27 May 2012
View of Plios, signed, inscribed in Cyrillic "Plios" and dated 1918.
Oil on canvas, 67 by 85 cm.
Provenance: Private collection, UK.
Authenticity of the work has been confirmed by the expert V. Petrov.
Exhibited: Possibly exhibited at the Society for the Encouragement of the Arts, Petrograd, 1918, No. 97.
View of Plios is one of Alexander Makovsky’s best-known works. Son of the celebrated Peredvizhnik Vladimir Makovsky, Alexander arrived at the banks of the Volga, earlier immortalised by Levitan, as an already mature artist. In the hard years after the Revolution, this small settlement and its picturesque surroundings which still retained features of the old merchant life became a bountiful source of inspiration, tinged with nostalgia. Here, during his summer migration from his job as head of the art department of the Russian Red Cross Society, Makovsky created a whole series of notable canvasses, halfgenre, half-landscape and saturated with light and colour, which have become one of the most brilliant episodes in his oeuvre.
After a long break, the artist in his Volga paintings of the 1920s returns to painting large-scale, highly-populated compositions, and for these he produces a large number of carefully rendered studies portraying distant river vistas and individual protagonists – peasants, boatmen, merchants and those out strolling along the river bank. It is no coincidence that we sometimes encounter those same protagonists, depicted by Makovsky in his series of tempera works, Volga Types (1922), and in small oils such as Peasant with a Tobacco Pouch and Acquaintances (both 1921), The Mushroom Gatherer, and The Old Beekeeper (both 1922), in such major paintings as the present lot View of Plios, and many others: Market Day at Plios (1919–1923), Waiting for the Ferry (1920–1923), Street in Plios (1923), Easter Procession (1921–1923) and At the Ferry (1924).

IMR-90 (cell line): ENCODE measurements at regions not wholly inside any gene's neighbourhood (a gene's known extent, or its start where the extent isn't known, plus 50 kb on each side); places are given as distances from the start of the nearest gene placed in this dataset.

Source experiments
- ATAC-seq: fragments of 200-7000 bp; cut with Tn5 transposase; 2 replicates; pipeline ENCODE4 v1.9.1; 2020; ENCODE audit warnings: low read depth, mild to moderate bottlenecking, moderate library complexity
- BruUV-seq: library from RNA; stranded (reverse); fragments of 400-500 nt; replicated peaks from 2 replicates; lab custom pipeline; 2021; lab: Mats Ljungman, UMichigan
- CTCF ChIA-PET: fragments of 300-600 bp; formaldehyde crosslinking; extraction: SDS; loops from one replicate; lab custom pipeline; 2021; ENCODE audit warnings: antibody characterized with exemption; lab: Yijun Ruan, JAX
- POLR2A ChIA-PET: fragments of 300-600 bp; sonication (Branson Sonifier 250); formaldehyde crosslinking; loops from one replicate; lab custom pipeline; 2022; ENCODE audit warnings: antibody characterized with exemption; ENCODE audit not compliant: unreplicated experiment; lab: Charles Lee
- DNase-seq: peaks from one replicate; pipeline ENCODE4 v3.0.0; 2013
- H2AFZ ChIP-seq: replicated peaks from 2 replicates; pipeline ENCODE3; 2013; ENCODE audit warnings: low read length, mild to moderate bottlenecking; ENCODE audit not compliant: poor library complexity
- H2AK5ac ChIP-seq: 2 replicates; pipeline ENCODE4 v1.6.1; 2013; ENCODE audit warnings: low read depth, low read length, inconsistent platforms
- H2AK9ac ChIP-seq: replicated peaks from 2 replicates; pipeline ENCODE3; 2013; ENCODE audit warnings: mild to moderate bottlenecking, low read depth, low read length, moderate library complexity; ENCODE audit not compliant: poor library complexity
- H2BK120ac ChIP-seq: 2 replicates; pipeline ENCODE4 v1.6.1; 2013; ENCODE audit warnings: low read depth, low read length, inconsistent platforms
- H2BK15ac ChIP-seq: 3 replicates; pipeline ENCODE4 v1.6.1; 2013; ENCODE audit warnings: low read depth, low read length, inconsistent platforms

Most works in Makovsky’s Plios cycle have long since entered the collections of the Tretyakov Gallery and other leading museums of Russian art, thus the appearance on the market of a work of this quality can without doubt be considered a great rarity.
Notes on symbols:
* Indicates 5% Import Duty Charge applies.
Ω Indicates 20% Import Duty Charge applies.
§ Indicates Artist's Resale Right applies.
† Indicates Standard VAT scheme applies, and the rate of 20% VAT will be charged on both hammer price and premium.